Stepping up the electric current, scientists at the Massachusetts Institute of Technology aim to deliver extremely rapid jolts of electricity to create temporary pores in the skin, a process they call electroporation. Although the technique is still very much in the research stage, the MIT team hopes to come up with a gadget worthy of Dick Tracy--a watch-size device that would provide a continuous feedback loop in diabetics, painlessly sensing glucose levels and transmitting insulin as needed.
Add it all together and medicine as practiced on the sick bay of the starship Enterprise doesn't seem so far away after all. Beam us up, Scotty, we're coming aboard.
Closed loop system
A closed loop system (CLS) for controlling diabetes would include a monitoring system and an insulin administering system linked to provide continuous control of blood glucose levels. With the possibilities afforded us by the miniaturization of electronics and computing power, long term data collection and analysis can further improve the accuracy of diabetes control. Issues of exercise and diet that directly affect insulin needs can be incorporated into the system.
Technology and medical research
By linking the monitoring function of a closed loop system with a home computer, or a PDA, information on foods and types of exercise can be used to calculate correct insulin doses. Simple and quick downloading of daily schedules, prepared on a home computer or PDA can help the patient plan their daily schedule with regards to exercise, diet and medication. Wireless communicators can provide up to date information on the patient's past history and be a link to a personal health provider, with consulting and emergency functions.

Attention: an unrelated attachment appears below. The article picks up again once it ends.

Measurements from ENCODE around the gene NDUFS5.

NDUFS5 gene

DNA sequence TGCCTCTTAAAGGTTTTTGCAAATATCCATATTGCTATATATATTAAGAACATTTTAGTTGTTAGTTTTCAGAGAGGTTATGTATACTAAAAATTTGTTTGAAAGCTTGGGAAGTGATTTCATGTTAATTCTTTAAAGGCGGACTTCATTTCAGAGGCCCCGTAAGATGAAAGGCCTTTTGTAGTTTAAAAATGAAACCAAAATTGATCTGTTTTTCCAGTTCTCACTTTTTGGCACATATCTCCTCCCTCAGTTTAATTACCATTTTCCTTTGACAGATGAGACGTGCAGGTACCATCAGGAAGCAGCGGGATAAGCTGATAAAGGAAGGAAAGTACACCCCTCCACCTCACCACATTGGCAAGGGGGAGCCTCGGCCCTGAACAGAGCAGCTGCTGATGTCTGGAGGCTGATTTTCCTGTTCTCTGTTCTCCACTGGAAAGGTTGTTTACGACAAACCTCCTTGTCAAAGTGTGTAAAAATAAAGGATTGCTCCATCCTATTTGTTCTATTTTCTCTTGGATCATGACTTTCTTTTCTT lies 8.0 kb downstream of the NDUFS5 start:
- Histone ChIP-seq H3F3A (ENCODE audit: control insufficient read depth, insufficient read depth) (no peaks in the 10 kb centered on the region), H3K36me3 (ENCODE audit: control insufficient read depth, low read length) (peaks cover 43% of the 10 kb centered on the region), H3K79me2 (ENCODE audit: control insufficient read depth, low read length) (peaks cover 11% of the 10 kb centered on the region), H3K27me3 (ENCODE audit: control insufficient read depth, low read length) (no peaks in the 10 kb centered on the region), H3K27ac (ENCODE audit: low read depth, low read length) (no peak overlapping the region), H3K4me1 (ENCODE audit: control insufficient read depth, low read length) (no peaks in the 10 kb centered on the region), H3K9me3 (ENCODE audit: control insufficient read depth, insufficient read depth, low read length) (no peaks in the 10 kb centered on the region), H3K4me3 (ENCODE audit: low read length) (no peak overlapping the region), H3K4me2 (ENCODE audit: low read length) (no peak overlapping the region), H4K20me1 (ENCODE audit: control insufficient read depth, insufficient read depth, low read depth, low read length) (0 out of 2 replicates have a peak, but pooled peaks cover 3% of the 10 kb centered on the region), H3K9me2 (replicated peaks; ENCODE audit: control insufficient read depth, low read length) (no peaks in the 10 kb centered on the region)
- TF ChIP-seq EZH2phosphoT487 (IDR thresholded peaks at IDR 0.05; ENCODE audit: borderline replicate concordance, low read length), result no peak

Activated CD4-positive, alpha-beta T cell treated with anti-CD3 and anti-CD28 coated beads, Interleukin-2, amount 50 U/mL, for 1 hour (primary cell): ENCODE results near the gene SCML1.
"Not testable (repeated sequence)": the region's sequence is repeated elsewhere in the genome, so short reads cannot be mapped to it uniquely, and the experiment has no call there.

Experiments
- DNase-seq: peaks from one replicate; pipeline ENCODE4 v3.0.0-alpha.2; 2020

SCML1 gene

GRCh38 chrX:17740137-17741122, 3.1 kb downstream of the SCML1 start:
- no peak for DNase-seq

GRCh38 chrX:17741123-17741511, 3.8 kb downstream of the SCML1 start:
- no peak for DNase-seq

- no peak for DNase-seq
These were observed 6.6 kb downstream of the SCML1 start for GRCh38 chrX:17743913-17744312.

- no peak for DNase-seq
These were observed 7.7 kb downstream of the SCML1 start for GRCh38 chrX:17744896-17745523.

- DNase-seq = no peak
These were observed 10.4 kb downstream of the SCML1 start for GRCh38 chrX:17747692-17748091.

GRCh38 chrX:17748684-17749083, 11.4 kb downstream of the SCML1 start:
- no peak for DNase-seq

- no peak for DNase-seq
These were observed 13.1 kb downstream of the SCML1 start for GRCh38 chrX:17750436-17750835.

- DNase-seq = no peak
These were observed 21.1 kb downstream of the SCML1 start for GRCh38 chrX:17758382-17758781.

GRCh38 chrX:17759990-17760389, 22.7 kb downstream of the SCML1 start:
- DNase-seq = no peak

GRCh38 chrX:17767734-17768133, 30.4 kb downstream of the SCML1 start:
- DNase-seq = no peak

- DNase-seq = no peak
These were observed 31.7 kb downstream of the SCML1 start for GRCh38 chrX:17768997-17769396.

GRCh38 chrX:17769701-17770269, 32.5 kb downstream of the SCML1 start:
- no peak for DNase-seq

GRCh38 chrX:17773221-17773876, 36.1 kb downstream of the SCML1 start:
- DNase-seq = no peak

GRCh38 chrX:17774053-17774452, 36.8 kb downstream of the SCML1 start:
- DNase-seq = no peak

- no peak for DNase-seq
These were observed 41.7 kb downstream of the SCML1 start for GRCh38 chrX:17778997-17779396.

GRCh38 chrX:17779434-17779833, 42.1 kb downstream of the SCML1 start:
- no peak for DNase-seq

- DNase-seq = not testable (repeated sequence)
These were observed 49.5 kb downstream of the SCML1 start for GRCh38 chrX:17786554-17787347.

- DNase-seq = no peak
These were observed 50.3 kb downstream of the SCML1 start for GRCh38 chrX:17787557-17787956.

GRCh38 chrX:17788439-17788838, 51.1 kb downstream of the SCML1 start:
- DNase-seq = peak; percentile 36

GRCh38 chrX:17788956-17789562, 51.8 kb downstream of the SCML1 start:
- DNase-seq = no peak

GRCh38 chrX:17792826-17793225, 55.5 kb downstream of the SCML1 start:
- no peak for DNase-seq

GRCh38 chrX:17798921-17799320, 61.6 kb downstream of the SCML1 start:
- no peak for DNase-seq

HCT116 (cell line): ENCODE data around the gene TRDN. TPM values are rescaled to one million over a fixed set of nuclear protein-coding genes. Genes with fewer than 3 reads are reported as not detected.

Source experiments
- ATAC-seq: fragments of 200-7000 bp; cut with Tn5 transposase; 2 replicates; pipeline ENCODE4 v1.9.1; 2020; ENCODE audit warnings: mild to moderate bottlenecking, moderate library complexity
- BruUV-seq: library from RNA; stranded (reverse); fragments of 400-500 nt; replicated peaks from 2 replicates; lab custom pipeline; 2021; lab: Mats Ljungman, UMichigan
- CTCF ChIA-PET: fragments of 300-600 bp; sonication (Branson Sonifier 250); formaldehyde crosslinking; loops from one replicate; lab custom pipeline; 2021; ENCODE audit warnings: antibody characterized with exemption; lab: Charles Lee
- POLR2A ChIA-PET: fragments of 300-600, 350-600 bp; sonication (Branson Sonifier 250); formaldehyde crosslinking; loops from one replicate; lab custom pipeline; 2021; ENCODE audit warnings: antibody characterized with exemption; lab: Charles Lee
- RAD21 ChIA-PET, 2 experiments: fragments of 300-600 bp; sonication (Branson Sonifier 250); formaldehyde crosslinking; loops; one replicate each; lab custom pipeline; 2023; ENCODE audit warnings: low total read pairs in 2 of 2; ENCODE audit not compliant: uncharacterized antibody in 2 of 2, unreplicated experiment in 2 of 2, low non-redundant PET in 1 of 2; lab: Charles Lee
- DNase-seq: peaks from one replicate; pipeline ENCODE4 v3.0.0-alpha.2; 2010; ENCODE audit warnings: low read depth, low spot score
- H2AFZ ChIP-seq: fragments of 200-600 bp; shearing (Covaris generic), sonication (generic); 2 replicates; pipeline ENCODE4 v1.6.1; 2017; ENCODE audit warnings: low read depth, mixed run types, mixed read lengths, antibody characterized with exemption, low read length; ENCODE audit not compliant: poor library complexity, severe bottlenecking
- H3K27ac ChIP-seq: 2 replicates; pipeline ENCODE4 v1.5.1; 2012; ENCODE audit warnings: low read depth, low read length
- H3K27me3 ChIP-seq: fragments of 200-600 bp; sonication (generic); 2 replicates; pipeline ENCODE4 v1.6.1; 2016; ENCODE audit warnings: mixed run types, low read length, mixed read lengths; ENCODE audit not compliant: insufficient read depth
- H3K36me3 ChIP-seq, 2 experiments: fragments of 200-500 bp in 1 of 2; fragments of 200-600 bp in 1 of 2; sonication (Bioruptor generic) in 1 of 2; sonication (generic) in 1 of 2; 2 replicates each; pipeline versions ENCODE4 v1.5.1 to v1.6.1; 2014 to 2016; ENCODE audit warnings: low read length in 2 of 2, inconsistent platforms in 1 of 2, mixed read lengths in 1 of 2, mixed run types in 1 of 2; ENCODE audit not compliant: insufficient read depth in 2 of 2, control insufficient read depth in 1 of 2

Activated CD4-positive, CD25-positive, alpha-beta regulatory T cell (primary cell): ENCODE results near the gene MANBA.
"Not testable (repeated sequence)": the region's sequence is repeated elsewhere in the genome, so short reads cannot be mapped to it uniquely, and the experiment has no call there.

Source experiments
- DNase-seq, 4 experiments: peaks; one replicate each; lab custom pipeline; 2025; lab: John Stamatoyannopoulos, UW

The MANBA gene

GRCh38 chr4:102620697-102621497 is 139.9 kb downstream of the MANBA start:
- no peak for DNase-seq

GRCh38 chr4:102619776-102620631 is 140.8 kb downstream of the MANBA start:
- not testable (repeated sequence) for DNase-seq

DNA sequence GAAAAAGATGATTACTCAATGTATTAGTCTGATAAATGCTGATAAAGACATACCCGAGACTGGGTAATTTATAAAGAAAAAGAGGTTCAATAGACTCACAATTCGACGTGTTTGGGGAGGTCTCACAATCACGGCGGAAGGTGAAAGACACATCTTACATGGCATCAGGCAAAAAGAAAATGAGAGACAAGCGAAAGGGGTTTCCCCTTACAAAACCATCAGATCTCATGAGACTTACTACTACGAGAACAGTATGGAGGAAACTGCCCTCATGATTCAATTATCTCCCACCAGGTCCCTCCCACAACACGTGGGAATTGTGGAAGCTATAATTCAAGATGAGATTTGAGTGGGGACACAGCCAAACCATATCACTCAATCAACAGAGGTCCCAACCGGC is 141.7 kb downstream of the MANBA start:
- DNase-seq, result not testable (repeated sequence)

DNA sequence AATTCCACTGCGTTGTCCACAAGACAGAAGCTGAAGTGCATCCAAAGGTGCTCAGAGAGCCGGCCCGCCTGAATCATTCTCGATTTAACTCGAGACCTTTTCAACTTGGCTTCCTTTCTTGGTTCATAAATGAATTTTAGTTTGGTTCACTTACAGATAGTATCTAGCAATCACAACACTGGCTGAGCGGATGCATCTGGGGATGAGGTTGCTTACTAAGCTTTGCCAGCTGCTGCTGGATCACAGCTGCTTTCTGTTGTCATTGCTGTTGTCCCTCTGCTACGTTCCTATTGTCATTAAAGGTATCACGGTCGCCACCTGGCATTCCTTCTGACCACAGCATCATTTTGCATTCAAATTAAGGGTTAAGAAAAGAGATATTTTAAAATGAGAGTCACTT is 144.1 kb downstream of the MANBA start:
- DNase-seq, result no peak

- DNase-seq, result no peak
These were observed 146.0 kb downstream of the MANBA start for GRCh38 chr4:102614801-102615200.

- The Timex Datalink method of downloading data is one way to link the wearable units and a computer in a simple manner without the need for special cables.
- Polar heart rate monitors store an athletes heart rate profiles and allows for downloading to a computer for diary keeping. A wireless RF signal sends the heartbeat signal from the monitor strapped around the chest to a wristwatch.
- The Swatch Pager is a watch that doubles as a cellular pager.
- Nexus Telecommunications systems Ltd. in Tel Aviv has invented a low-cost system for two-way paging. A subscriber creates as many as 300 possible messages in advance and stores them in the paging company's computer, assigning each a number. To respond to a page, the subscriber simply scrolls through a list of printed messages on the pager screen and transmits back the appropriate ntimber--say, 124 for "Blood sugar normal, 12 AM." The paging-company computer translates the number and forwards the message by fax, E-mail, or by phone using a synthesized voice. For emergency situations, or as a daily update, this could be of good use.